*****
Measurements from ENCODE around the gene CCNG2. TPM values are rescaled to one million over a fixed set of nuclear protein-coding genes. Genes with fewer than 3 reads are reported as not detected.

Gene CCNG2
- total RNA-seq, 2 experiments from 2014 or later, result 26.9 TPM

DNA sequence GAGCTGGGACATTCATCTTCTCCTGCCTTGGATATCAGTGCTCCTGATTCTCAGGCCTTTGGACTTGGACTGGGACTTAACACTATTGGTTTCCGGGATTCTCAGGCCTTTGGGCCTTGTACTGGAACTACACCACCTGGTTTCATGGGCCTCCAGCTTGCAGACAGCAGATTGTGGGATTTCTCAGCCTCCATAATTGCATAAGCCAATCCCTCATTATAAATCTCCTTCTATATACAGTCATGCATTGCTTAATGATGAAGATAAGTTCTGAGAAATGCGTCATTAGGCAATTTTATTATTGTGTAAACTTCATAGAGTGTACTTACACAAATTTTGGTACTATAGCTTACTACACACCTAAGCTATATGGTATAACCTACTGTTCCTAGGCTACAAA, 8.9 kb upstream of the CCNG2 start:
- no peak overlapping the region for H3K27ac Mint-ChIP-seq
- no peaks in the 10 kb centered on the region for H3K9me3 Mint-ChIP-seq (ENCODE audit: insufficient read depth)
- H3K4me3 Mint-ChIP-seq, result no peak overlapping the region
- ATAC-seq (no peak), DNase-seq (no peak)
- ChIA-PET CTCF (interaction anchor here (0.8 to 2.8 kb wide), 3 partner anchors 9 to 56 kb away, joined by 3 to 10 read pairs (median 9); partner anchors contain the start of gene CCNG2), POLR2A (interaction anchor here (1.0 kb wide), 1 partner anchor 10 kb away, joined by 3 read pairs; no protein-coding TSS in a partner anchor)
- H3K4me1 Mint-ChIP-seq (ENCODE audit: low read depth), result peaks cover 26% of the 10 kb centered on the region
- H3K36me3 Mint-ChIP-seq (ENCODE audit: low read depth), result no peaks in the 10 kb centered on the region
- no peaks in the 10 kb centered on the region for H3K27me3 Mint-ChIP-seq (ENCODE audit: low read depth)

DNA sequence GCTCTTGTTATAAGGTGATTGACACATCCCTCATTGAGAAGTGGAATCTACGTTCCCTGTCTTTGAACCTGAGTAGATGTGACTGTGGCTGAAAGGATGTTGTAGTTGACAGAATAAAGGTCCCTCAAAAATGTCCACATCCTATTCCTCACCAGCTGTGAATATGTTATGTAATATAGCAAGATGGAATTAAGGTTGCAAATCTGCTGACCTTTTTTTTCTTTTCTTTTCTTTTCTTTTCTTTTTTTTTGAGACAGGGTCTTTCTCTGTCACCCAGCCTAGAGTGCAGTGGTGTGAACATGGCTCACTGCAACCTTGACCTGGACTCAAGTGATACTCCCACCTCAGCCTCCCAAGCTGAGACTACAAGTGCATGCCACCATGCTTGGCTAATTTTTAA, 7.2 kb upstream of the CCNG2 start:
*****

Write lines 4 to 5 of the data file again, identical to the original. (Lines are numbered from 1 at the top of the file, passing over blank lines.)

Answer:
DNA sequence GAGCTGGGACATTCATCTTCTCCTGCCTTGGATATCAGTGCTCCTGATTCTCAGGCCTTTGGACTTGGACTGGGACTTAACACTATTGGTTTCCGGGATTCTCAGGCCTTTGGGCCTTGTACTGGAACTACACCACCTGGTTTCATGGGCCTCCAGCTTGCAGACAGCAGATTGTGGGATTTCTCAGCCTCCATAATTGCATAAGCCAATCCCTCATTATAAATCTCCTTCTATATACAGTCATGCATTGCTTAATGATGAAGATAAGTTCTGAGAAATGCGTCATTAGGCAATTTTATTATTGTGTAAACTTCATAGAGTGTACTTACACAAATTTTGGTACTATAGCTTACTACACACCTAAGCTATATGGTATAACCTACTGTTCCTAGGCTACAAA, 8.9 kb upstream of the CCNG2 start:
- no peak overlapping the region for H3K27ac Mint-ChIP-seq